The last will and testament of the Swedish philanthropist, chemist, engineer and inventor, Alfred Nobel, established the Nobel prizes in 1895. These annual prizes are conferred on carefully selected individuals annually.
Those who win the Nobel Prize are recognized for their outstanding and exceptional achievements in a particular field of human endeavour. They must have contributed something extraordinary to advance humanity. The recognition not only confers immense honour and pride on the recipient, but also on the country the Nobel Laureate comes from.
In 1986, the Nobel Prize in Literature was awarded to Professor Wole Soyinka. Africa and indeed Nigerians at home and in the Diaspora radiated in the euphoria that their very own son was thus honoured internationally. He stood tall like the iroko tree and became a barometer of our public conscious. Every syllable of his didactic statements, delivered in compelling oratory, has been embraced by his admiring listeners as the gospel truth. It is therefore most unbecoming and highly disappointing when a public figure of the stature of Professor Soyinka chooses to comment on the pages of the newspaper or via a state of the nation address on the First Lady, Dame Patience Jonathan or indeed the President. He has done this without ever meeting the First Lady or any of her aids, to find out the veracity of his statements about Dame Patience.
In a state of the nation address Professor Soyinka gave on Thursday 11 July, 2013 in Lagos, the Nobel Laureate called on the President, Dr. Goodluck Ebele Jonathan, to call the First Lady to order for what Soyinka imagines to be her over bearing tendencies. What a disrespectful and impertinent statement from an intellectual figure who should conduct himself in a much more dignified manner befitting of his intellectual and social standing.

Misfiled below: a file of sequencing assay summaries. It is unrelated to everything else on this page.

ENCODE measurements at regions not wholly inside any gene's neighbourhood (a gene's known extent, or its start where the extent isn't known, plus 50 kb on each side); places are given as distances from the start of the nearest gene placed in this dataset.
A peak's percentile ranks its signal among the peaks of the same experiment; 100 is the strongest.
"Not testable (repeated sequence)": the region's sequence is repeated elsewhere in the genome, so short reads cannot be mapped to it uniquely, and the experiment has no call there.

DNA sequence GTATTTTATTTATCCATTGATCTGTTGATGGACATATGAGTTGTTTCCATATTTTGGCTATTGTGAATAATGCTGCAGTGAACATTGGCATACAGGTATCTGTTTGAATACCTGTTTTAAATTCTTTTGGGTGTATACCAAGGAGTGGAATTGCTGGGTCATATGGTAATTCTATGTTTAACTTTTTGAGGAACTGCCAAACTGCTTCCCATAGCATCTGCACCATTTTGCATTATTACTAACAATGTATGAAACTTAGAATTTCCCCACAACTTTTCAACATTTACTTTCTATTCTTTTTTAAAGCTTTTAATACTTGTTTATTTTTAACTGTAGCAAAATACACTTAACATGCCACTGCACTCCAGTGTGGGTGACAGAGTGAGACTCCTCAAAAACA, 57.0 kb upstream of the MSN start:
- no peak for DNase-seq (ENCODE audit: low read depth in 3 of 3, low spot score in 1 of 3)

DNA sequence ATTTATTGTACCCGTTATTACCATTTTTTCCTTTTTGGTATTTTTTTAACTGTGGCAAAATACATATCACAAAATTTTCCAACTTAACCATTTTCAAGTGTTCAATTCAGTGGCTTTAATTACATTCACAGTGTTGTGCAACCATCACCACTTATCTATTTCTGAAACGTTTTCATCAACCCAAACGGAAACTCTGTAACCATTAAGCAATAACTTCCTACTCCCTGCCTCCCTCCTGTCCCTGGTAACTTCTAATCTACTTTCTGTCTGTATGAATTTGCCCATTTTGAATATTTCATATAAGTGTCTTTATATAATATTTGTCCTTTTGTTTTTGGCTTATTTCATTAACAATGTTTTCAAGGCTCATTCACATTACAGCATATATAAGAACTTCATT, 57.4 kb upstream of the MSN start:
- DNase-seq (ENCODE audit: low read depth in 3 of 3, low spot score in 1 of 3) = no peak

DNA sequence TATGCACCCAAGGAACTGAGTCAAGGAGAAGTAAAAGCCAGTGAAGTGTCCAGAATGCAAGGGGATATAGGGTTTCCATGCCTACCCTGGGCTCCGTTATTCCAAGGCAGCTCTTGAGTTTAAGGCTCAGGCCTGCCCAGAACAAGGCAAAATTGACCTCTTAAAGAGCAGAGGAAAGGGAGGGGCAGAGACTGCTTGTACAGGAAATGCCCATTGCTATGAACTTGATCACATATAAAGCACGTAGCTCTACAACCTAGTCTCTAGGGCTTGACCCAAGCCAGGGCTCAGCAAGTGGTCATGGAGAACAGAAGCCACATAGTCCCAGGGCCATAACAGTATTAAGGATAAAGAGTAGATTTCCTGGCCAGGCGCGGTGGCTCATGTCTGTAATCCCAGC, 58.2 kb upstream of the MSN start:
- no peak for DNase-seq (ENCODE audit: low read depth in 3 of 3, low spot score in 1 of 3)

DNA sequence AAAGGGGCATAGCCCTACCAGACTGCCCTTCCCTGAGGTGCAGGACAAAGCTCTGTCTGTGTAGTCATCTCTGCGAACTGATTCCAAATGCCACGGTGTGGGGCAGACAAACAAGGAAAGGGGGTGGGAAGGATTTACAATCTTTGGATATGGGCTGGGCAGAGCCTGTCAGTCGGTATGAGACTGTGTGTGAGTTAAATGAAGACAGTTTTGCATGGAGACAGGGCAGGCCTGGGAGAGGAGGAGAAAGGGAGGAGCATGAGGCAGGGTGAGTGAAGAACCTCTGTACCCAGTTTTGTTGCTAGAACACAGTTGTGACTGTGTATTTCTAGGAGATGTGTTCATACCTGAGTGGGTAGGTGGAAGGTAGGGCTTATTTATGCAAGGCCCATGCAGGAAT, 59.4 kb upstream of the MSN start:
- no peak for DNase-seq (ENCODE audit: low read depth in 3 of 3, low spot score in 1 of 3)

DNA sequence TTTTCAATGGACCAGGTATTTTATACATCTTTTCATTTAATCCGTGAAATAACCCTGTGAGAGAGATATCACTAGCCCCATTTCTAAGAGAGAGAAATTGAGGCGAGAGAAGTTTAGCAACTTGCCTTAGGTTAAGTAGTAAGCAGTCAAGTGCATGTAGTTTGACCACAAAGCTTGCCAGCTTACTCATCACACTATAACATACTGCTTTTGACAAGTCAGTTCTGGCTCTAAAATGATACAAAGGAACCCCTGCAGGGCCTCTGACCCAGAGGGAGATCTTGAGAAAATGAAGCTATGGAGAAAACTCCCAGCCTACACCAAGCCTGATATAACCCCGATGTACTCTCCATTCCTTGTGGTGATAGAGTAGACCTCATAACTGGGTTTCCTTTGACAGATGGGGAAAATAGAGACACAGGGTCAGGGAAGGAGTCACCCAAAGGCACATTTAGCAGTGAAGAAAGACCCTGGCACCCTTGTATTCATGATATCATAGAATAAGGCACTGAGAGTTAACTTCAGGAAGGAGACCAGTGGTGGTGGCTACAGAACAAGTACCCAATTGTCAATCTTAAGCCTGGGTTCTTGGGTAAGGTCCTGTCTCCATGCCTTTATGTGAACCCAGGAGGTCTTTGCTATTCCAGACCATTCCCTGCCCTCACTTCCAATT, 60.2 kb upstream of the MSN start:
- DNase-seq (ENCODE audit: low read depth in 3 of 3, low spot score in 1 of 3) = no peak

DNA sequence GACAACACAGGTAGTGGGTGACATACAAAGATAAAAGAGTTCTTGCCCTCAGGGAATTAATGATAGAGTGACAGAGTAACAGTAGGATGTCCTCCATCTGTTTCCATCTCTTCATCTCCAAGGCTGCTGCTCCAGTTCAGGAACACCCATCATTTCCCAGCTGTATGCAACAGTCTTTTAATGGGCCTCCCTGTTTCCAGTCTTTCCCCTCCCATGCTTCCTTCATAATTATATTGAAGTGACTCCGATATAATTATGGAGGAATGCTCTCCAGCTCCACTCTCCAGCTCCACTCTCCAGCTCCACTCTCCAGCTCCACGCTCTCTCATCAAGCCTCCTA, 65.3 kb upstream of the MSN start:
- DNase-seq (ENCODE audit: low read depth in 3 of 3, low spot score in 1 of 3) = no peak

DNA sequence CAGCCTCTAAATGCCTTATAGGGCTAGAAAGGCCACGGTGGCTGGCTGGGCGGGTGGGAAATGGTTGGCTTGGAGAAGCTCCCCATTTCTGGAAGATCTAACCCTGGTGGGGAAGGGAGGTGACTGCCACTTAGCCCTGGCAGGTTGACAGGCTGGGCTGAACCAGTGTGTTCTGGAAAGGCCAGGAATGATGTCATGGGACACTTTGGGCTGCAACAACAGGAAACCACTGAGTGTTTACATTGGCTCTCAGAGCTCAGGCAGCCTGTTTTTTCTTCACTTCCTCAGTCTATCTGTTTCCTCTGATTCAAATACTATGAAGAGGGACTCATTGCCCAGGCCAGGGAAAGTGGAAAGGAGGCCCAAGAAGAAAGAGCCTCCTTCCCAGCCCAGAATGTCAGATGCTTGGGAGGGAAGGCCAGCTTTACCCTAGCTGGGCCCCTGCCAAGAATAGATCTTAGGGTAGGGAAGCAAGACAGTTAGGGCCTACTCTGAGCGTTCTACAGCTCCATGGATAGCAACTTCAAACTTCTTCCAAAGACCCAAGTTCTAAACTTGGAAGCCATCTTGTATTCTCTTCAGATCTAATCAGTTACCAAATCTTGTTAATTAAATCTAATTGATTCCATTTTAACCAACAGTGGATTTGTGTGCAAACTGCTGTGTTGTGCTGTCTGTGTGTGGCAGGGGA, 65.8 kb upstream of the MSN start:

An old Idoma proverb states, He who has heard one side of an argument has heard nothing. Soyinka has not met or spoken to Dame Patience about any public issue to listen to her own side. Neither has he met to discuss with the President on the political developments in the House of Assembly in Rivers State, yet he sits on his high and majestic throne to pontificate to us and deceive us with statements embellished with innuendoes and insinuations guaranteed to fan disaffection. This is not the correct thing to do.
If Prof. Soyinka was really altruistic and had the interest of the nation at heart, he would seek for audience with the President to offer advice about the First Lady, or any matter worrying him in the manner a dignified intellectual of impeccable repute would do. He would not make public utterances is a publicity-seeking, self-serving manner he did in Lagos today (Thursday).
If he did not want to meet the President or the First Lady to offer personal advice, he at least should have had the moral grace to listen to the side of Dame Patience before his unbecoming attack on her. It is truly unfortunate when individuals like Prof. Soyinka, who we look to for ethical rectitude to guide us, lead us astray.
To say that I am disappointed with Prof Soyinka would be an understatement. He embarrasses our sense of national pride and decorum. How many Nobel Laureates have you seen casting aspersion or damaging remarks on the wife of the President of their country?
Free speech, Prof Soyinka, is your inalienable constitutional right. However, with that right comes responsibilities. To accuse the First Lady of excesses based on what you have read on the pages of the newspaper makes you an arm chair critic of the worst kind. You have a moral obligation to seek your information dispassionately and also verify them to be true, accurate and unbiased. You have a moral duty to offer advice to Dame Patience in an inoffensive manner, with dignity. What do you want the youths to learn from your tirades and outbursts? That it is okay to be disrespectful to the First Lady? Prof Soyinka, you really got it wrong. The decent thing to do would be to apologize to Dame Patience for your unwarranted and ill advised attacks on her. If you do have genuine advice for her, please do it in a sensible way that will not denigrate from the high esteem many hold you in as a scholar and as a gentleman.
Ms. Joy A. Bello, a scholar of Gendered History sent this piece in from Maiduguri